A handful of well-meaning humans wearing red security outfits, frantically and futilely using their arms as a procession shield. Their only success being the humanity of those they sought to restrain.
Our protagonist – not yet a tragedian – walking briskly to avoid the crush.
And then he arrives at the spot.
This is where his ball now lies, after striking what should be an insignificant piece of railing, after bouncing off an equally irrelevant rock, and after taking one more hop on the deadened ground.
“The grass is like this,” he says, using one arm to demonstrate the windswept lean. “And the ball went that way,” he says, using the other arm to show how the ball entered in the opposite direction.
“The lie is horrific.”
He looks forward and sees the burn snaking back in front of him, guarding the green. How far is it?
Sixty-three yards to the hole.
Then, for a moment, he steps to his left, outside of the camera’s view. Two choices exist. Go forward or go to the left. Play straight for the green or play sideways for the fairway.
You only lie two, Jean. You only need a six. But where is your head? This moment. These people. The magnitude of it all. There is no clarity to consider those cautionary words: that way madness lies.
This decision is yours, Jean Van de Velde.
We know which door he chose. The tiger, not the lady.
Jean Van de Velde is not an Open champion. He is not a Ryder Cup hero. He has but one win since July of ’99.
“If I had one shot to do over, it would be the third one,” he says of that fateful final hole. “Because, you know, going forward, you bring everything into play. You bring the water into play. You bring out of bounds behind.
“Now, playing sideways, which I thought about, I didn’t have a guarantee to be on the fairway. That’s why I didn’t play sideways, but that was not the point. The point was not to have a bad lie for the fourth one. And by going sideways, I would have had a good enough lie to hit it [on the green with a fourth shot].
“If I’m on the fairway, game is over. Game is over, because I [would have] hit it on the green.
“But things go quickly. You process some; some you don’t. … And even if you speak with your caddie – [he’s experiencing] the same type of pressure, you can see that.
“You have a few seconds or a minute or two minutes, and you’ve got to assess where you’re going to go.”
He went forward, the decision made in those seconds and minutes having a lifetime effect. Now we use VandeVeldian as an adjective to describe an epic failure, a colossal collapse, a Shakespearian golf tragedy.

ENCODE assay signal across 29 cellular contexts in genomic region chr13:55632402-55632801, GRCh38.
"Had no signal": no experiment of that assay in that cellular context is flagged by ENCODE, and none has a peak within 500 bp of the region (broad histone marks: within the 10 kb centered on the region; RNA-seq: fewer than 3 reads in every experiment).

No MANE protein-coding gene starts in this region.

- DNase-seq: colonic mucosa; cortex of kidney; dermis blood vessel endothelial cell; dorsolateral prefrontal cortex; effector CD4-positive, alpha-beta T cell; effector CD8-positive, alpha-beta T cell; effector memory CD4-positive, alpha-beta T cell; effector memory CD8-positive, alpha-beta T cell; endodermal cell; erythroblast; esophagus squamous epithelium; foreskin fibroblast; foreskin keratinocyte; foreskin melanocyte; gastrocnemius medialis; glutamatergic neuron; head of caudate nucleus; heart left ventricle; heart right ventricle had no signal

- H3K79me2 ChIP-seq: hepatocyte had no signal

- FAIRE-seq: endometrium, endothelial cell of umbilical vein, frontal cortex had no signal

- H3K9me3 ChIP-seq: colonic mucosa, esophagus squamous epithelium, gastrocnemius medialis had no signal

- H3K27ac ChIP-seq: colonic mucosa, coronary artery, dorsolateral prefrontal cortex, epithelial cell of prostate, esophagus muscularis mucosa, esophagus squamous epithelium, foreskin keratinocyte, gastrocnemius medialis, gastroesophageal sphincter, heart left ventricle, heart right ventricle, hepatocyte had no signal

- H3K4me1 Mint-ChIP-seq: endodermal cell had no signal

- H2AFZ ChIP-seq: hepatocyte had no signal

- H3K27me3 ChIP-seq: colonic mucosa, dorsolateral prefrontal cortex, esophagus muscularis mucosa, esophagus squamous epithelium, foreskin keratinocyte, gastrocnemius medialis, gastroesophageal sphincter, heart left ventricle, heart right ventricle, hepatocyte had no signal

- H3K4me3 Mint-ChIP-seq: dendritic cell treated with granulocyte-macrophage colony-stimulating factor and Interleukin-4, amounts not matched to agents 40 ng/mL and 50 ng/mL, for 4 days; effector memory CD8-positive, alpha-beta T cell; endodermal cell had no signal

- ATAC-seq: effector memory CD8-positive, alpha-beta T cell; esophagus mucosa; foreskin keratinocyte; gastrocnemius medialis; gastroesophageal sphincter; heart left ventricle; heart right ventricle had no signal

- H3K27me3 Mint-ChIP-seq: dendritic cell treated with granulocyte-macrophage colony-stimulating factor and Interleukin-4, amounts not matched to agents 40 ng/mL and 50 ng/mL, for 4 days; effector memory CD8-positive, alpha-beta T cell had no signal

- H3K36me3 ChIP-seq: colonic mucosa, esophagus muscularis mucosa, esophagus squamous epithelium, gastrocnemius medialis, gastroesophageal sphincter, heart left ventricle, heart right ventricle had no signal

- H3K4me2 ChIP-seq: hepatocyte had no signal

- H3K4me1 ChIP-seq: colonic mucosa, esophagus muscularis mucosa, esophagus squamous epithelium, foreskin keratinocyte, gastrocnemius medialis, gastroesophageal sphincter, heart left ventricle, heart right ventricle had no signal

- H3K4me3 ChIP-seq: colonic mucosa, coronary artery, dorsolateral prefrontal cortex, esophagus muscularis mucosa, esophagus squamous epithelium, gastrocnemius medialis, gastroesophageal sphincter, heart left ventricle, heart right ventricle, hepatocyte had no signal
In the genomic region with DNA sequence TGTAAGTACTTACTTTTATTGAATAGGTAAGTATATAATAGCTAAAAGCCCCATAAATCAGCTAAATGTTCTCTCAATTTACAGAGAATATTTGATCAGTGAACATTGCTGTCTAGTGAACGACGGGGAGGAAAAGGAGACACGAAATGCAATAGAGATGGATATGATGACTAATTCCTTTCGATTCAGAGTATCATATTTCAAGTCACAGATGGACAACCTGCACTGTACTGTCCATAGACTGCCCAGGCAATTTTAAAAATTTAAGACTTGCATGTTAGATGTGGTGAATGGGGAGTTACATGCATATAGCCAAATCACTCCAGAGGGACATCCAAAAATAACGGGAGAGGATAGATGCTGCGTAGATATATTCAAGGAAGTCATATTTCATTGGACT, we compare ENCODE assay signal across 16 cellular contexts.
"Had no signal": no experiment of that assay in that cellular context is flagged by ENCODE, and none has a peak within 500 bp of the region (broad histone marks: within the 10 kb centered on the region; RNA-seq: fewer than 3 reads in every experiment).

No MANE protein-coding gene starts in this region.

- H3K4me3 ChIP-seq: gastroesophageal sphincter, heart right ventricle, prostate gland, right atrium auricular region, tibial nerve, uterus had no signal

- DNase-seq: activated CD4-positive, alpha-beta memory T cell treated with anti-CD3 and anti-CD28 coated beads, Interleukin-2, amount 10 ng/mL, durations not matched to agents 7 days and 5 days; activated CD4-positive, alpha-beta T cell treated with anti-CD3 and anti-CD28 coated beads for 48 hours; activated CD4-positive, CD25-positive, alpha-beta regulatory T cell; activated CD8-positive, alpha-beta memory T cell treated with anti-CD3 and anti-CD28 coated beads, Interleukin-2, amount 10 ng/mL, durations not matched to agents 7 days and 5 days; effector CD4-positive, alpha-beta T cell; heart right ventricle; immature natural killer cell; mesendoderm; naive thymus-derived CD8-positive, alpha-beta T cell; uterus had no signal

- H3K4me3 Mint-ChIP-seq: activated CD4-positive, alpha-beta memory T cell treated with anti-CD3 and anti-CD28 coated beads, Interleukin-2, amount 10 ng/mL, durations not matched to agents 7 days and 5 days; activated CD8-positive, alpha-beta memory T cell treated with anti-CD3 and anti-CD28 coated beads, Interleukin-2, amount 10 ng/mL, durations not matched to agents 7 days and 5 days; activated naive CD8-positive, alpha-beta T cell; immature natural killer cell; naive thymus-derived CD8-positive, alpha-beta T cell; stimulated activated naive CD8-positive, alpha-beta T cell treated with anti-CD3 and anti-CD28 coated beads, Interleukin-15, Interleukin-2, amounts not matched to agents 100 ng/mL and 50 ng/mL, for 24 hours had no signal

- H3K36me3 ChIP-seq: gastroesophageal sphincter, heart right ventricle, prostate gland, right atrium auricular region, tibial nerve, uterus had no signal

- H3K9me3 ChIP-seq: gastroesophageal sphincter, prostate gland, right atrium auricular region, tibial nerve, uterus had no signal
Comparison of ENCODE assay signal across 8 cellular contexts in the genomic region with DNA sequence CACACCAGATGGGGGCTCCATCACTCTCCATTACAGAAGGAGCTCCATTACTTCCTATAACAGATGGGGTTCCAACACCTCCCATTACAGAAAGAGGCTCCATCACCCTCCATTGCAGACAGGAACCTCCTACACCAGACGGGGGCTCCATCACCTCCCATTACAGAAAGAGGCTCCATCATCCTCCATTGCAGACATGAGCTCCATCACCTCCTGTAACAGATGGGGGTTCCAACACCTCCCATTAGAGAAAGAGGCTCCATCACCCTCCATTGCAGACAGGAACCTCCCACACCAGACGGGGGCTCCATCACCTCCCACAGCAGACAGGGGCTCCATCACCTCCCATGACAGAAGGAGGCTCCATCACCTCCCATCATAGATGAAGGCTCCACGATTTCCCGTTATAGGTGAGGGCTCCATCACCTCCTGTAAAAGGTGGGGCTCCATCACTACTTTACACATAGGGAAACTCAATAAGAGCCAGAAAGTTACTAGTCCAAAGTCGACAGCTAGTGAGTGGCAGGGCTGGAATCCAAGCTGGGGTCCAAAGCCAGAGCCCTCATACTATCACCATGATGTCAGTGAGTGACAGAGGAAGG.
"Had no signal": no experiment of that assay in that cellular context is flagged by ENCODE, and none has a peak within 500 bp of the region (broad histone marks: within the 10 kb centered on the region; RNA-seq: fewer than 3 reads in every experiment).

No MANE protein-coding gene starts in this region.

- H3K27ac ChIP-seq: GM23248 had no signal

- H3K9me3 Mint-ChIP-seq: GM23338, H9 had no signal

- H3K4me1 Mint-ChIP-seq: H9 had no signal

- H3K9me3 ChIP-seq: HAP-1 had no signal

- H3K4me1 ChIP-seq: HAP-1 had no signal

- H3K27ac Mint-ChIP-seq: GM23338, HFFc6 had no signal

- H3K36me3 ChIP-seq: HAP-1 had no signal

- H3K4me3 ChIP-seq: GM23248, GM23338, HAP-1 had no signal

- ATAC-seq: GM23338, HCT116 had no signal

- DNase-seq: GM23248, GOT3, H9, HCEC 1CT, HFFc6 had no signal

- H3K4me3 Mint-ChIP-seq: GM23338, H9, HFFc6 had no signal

But Jean Van de Velde didn’t die that day. Unlike Romeo and Othello and Hamlet and Macbeth, he was not befallen by poison or sword or cowardice. Yes, he wept for days thereafter, but unlike King Lear, who spoke of madness, he did not succumb to grief.
A tragic figure? That depends upon your scope.
A second chance at love? That exists. The four children? Doing well, thank you. An enjoyable career? Currently working for Sky Sports and playing a handful of senior events; a former French Open chairman who aided his country’s efforts to host this year’s Ryder Cup. Philanthropy? A Madagascar missionary.
The good health, good meals, good wine. The good life. They’re all there, with or without his name on the claret jug.
“Would I like to have my name on the trophy?” he rhetorically asks. “It’s a simple yes.”
His 14 letters were all but engraved there forever. Had he made different decisions, gone a different direction, his name would be below Mark O’Meara’s and just before Tiger Woods’. Instead, that spot is Paul Lawrie’s, in perpetuity.
Haunted? “No.” Bitter? “You can’t be.”
If people didn’t constantly bring it up, he could go “days, even weeks” without thinking about it.
“Everybody feels about it. It doesn’t leave anybody,” he says of those who have seen what he did nearly 7,000 days ago. “The emotion comes out. ‘How can you be so stupid to do something like that?’ Or, ‘Geez, that’s pretty unlucky.’ ... The emotions are at a maximum.”
He still feels the pain, you know. It weighs on his shoulders at times, just enough for him to take notice and shrug it off.
“I think there are two ways to handle it,” he says. “Stay at home and hide in a cupboard somewhere and never go out and feel sorry for yourself. Or you get up and you go out, and you fight again.”
Just as he fought back from a 2002 skiing injury that took him, by his account, two years to again walk properly. Just as he did in overcoming a soul-sapping playoff loss in his 2005 national open to win the following season in Spain – his European Tour denouement.
Jean Van de Velde is now 52. Next year will be the 20th anniversary of his Open defeat. There will be a 25th anniversary and more championships contested at Carnoustie. There will be more interviews. More strange men with their familiar questions. And he will graciously answer them. He doesn’t shy away from the moment that defined his career. But he doesn’t let it define him, as well.
“Life’s too short, man,” he says, and then adds: “I’m a simple man.”
Breakfast in the morning, before he starts his to-do list. Lunch with a glass of wine in the afternoon. Dinner with a few more glasses in the evening. And, as often as possible, the surroundings of friends and family.
“There’s nothing worse,” he says, “than bad company.”
This is Jean Van de Velde.